Three Things to Know 20200906

Lakers vs. Rockets, Game 2: Three Things to Know (9/6/20)

by Mike Trudell
Lakers Reporter

The Lakers struggled in an opening Game 1 loss to Houston in their Round 2 series, but get a chance to turn things around on Sunday. Below are three things you need to know ahead of the game:

The Rockets figured out a unique new way to play when they acquired Robert Covington in February from Minnesota. Results were mixed: they went 12-10 in the regular season, and needed seven games to dispatch OKC in Round 1, bringing their mark to 16-13. Houston does, however, know exactly what it’s doing, with a specific style of small ball that doesn’t play so small defensively due to how stout their players are in holding their ground, and a switching scheme that keeps opponents out of the paint and away from the rim to begin with.

Fresh off their series vs. OKC, Houston held a Game 1 advantage over the Lakers in terms of continuity, playing the same eight guys they always play, while Frank Vogel tried to re-integrate Rajon Rondo – who hadn’t played since March – into LAL’s rotation. As such, the Lakers used several lineups that haven’t played together of late, and Rondo took nine shots, making three, with four assists and four turnovers. That’s a large usage share for his 25 total minutes that were up higher than expected in part due to Alex Caruso’s foul trouble, per Vogel.

Overall, the Lakers struggled to unlock that specific Houston defense in Game 1. They managed just 40 points in the paint after averaging 52 in the regular season, turned the ball over 17 times leading to 27 Houston points, and couldn’t seem to get anything going in a fourth quarter that saw them score only 18 points. LeBron James took only 15 (average: 19.4) shots with five free throw attempts (5.7), and Anthony Davis 16 (17.7) with four free throws (8.5). James was also three assists shy of his average of around 10.

Since the Lakers know that Houston won’t change the way it plays, it’s on them to determine the best way to match up. Is it by sticking with their bigger groups that feature either JaVale McGee or Dwight Howard at center, and Davis, or occasionally Kyle Kuzma or Markieff Morris, at power forward? Or is it the small ball groups with Davis or Morris at center?

The actual answer is … both. Throughout the entire season, Vogel has started big, but been happy to go small at various points of the game. Having that kind of lineup versatility has traditionally been an important strength for good teams to be able to call upon. There are benefits to both lineups, of course. When big, the Lakers can still maintain rim protection even when AD gets pulled away from the hoop to defend guards on switches or screen/roll action, and L.A. have better vertical spacing at the offensive rim, plus an opportunity on the offensive glass. When small, L.A. can add an extra shooter on offense, giving LeBron and AD more room to operate, and get out to shooters more easily defensively.

Houston can also take advantage of different areas depending on the lineups. If L.A. are big, they try to make the bigs spread out to the corners to cover spot up shooters, leaving a difficult choice of helping stop dribble penetration or not allowing open threes. If L.A. are small, there’s less rim protection on the floor to, again, stop James Harden or Russell Westbrook at the rim.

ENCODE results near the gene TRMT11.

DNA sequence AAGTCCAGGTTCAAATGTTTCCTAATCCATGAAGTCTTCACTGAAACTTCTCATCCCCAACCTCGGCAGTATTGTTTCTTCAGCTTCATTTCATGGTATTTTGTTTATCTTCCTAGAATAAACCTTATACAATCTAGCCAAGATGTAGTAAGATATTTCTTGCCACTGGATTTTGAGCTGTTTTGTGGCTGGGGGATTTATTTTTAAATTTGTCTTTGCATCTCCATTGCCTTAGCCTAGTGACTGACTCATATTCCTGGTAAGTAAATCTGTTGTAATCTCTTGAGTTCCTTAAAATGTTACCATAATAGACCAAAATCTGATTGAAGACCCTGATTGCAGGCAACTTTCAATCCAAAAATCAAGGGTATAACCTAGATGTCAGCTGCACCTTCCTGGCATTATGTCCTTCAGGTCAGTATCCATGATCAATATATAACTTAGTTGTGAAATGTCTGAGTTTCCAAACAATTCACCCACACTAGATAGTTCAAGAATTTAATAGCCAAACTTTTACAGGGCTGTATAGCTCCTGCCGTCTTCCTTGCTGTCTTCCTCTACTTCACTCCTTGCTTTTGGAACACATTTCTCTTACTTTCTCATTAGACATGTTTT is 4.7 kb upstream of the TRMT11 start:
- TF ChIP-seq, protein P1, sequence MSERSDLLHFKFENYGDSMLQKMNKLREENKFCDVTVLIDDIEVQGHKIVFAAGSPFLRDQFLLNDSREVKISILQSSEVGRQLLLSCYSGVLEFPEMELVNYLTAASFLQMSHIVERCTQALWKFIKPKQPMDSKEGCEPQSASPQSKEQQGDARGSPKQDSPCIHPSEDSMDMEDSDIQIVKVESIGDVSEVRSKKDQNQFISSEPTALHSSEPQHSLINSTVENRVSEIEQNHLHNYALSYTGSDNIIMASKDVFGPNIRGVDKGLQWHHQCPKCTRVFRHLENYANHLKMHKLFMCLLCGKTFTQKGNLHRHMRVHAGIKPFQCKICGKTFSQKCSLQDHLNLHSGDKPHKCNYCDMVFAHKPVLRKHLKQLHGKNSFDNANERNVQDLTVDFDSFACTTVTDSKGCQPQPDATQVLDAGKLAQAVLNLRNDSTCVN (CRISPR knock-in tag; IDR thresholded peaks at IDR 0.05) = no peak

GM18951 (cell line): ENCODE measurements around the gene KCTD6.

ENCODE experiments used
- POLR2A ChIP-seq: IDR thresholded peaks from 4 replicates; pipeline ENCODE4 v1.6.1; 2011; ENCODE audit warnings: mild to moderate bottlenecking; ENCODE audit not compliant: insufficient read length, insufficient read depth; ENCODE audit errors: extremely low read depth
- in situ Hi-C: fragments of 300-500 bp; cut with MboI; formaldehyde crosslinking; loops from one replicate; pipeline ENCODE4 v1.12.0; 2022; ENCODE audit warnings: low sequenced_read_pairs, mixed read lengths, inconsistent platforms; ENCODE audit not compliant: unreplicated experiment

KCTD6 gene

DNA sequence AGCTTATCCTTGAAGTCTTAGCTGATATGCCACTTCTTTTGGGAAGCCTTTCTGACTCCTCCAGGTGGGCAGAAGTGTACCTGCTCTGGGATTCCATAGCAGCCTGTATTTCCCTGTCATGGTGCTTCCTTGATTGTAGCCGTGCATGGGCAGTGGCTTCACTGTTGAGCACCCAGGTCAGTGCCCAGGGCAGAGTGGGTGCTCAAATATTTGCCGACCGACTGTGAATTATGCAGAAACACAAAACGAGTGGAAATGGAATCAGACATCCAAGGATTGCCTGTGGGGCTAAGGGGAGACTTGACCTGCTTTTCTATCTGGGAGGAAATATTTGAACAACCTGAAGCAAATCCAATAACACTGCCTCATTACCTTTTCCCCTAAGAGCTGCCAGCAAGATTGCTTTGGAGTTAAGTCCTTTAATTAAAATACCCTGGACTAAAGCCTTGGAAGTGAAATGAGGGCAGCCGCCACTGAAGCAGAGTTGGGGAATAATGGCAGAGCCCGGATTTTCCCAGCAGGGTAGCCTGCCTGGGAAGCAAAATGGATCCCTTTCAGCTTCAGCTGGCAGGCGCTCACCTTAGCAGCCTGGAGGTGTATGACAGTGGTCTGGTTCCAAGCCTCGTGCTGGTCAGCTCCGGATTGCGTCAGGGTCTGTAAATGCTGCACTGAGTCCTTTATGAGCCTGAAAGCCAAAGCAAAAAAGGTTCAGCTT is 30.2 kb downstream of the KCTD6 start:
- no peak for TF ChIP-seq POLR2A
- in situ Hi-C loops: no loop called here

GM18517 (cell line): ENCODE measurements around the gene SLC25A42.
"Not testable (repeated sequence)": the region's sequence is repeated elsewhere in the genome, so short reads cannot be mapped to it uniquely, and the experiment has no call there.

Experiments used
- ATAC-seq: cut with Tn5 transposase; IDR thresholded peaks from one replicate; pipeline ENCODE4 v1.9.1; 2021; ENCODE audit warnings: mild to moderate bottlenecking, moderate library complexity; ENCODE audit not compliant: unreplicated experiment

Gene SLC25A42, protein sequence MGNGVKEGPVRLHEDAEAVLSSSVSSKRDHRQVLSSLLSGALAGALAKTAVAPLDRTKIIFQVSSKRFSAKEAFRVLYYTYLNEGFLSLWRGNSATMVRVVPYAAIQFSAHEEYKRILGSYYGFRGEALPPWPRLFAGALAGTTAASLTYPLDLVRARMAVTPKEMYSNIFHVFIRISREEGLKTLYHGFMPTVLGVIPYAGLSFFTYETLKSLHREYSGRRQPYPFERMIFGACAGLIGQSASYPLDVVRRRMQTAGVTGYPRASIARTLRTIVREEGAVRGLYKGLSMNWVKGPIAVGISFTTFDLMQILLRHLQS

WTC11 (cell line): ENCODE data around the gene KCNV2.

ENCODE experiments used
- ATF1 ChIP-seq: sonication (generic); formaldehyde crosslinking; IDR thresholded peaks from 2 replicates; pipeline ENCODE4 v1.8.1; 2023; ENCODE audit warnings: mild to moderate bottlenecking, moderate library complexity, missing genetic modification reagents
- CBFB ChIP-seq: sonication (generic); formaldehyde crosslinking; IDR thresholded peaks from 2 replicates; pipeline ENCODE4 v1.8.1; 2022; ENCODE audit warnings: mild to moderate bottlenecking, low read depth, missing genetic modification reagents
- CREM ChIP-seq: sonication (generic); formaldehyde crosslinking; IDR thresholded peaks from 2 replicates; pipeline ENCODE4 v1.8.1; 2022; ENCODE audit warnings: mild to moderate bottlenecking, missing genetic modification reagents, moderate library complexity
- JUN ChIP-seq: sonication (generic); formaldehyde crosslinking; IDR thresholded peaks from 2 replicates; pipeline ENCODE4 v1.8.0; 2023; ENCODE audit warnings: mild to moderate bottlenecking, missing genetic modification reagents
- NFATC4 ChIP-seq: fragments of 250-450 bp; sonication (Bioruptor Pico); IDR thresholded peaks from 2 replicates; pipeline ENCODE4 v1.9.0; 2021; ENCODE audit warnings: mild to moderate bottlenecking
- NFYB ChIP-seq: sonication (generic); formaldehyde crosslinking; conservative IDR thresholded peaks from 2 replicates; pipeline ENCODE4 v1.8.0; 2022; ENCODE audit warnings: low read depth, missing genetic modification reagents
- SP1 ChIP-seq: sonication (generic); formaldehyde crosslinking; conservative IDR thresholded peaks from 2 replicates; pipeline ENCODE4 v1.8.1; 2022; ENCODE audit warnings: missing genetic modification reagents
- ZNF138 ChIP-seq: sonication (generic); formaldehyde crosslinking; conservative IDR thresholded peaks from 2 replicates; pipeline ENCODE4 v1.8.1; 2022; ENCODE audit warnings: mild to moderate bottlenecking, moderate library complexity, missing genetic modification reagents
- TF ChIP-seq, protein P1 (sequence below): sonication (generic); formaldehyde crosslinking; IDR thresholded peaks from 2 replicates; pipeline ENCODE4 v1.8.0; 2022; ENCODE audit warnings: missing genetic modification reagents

In Game 1, the Lakers were +5 in the 12 minutes that McGee was on the floor, basically the first six minutes of the first and third quarters. But with Howard on the floor – whom Houston targeted more specifically in screen/roll action on the perimeter – they were -8 in 11 minutes. When AD was at the five, L.A. struggled much more than they typically do, especially on offense, when they looked stagnant with PJ Tucker having success in defensive isolation against Davis.

There were a few games, including against Houston in February or against Utah at times, when Vogel started third quarters with Davis at the five. That’s one option, but again, that does negate one of L.A.’s size and length advantages that gave Houston some problems in Game 1. Of course, if the Lakers simply play better and harder overall, the lineups may not matter as much as we think.

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In the first half of Game 1, the Lakers largely let James Harden get into their paint, shading him to his right and trusting help defense to contest his shots. Perhaps the intention was to take away his 3-pointers, and to limit the open 3’s for his teammates that can come if he’s trapped. But Harden was able to find a rhythm early that hurt the Lakers to the tune of 25 first half points, including nine of 11 free throws, when the Lakers couldn’t seem to avoid fouling the NBA’s leader in fouls drawn. Harden took three triples, making two, and was otherwise always at L.A.’s rim.

The Lakers adjusted at halftime and did a better job containing Harden, often trapping him on the perimeter and forcing him to give the ball up. He ended up with 11 points in the second half, getting to the free throw line only once, and hitting 1 of 3 3’s, plus three turnovers (he had two first half TO’s). The two players who benefitted the most from the extra attention on Harden were Eric Gordon – who had 16 of his 23 points in the second half – and Westbrook – 13 of his 24. But considering that Houston scored 63 points in the first half, and 49 in the second, L.A. may have learned something about the preferred way to defend Harden: get the ball out of his hands, and, above all else, don’t foul him.

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